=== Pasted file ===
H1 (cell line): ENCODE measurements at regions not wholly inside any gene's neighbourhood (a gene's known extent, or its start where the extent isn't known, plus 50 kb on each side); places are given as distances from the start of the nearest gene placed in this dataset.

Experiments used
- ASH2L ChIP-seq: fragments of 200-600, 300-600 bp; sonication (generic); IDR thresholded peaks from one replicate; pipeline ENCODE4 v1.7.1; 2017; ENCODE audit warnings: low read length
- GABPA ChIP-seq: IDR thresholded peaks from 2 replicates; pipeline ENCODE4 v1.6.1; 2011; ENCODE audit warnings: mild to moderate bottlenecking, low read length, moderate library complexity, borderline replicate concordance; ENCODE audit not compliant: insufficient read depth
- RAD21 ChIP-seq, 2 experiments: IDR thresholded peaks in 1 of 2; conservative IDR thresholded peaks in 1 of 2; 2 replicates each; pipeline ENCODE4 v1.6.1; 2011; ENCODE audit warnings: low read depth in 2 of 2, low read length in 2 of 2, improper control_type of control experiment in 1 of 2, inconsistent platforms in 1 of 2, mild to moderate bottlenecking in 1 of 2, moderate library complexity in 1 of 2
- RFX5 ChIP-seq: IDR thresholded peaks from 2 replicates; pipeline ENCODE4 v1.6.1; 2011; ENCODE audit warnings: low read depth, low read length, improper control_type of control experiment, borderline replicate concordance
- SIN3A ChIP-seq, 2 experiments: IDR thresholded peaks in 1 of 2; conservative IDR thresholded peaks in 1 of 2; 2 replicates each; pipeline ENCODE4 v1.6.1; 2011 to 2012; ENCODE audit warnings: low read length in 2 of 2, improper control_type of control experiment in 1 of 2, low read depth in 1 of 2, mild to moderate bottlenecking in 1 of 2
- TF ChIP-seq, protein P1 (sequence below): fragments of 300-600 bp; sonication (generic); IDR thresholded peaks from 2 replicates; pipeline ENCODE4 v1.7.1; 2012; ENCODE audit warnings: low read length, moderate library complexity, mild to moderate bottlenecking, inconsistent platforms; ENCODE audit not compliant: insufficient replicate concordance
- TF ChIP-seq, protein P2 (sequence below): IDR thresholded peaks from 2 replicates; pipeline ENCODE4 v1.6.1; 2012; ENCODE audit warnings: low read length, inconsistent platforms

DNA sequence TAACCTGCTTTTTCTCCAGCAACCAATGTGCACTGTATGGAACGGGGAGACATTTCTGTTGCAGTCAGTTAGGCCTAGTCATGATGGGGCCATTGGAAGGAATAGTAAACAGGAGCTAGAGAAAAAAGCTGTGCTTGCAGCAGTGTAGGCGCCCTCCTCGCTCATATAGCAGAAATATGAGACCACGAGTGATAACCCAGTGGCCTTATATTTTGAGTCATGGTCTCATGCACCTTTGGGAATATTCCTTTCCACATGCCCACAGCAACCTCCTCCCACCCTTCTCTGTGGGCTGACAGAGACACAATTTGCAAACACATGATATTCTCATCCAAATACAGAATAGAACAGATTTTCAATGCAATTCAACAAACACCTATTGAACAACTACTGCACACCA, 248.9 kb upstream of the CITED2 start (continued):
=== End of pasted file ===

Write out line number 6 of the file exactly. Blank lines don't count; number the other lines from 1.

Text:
- RFX5 ChIP-seq: IDR thresholded peaks from 2 replicates; pipeline ENCODE4 v1.6.1; 2011; ENCODE audit warnings: low read depth, low read length, improper control_type of control experiment, borderline replicate concordance